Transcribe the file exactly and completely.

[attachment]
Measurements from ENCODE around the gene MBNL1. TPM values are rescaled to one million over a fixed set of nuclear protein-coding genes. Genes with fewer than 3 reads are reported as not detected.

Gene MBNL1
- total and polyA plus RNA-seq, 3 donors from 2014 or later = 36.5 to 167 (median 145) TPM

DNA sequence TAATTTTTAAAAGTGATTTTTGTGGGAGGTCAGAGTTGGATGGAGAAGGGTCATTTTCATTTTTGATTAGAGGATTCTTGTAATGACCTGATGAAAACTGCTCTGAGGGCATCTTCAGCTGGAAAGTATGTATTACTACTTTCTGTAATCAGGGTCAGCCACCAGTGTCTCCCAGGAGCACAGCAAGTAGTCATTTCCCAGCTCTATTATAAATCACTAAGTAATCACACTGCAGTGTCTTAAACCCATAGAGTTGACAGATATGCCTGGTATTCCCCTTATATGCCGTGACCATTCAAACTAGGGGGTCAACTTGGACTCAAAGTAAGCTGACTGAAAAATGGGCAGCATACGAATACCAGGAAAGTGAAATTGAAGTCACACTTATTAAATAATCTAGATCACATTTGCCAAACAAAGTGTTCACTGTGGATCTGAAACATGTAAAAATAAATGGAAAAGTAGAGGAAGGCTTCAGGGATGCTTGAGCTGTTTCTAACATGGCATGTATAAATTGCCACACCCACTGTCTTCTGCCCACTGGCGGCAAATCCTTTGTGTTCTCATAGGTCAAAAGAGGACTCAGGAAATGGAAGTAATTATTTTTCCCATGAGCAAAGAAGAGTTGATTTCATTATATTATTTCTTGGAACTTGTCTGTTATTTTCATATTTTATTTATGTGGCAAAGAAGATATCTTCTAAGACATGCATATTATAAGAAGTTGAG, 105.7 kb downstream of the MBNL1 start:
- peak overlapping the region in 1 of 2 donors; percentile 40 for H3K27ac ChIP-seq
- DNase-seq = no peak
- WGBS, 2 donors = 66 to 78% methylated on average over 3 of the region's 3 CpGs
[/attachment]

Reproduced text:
Measurements from ENCODE around the gene MBNL1. TPM values are rescaled to one million over a fixed set of nuclear protein-coding genes. Genes with fewer than 3 reads are reported as not detected.

Gene MBNL1
- total and polyA plus RNA-seq, 3 donors from 2014 or later = 36.5 to 167 (median 145) TPM

DNA sequence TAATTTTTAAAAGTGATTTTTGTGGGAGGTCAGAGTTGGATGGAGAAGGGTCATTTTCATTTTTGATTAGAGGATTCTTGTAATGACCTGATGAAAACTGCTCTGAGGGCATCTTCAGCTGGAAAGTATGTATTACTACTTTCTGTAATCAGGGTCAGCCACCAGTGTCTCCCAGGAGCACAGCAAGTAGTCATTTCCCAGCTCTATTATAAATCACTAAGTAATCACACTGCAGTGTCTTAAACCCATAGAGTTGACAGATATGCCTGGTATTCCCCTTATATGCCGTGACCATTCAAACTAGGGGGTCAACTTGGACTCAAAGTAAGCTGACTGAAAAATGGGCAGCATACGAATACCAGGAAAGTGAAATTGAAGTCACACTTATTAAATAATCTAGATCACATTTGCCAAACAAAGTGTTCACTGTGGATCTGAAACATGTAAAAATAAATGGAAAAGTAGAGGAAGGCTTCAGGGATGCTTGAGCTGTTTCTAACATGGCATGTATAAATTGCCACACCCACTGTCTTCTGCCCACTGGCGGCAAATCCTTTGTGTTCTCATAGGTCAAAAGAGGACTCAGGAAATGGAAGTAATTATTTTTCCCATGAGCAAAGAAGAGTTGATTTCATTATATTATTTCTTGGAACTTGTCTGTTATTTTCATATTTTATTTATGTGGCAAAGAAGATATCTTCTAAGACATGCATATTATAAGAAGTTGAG, 105.7 kb downstream of the MBNL1 start:
- peak overlapping the region in 1 of 2 donors; percentile 40 for H3K27ac ChIP-seq
- DNase-seq = no peak
- WGBS, 2 donors = 66 to 78% methylated on average over 3 of the region's 3 CpGs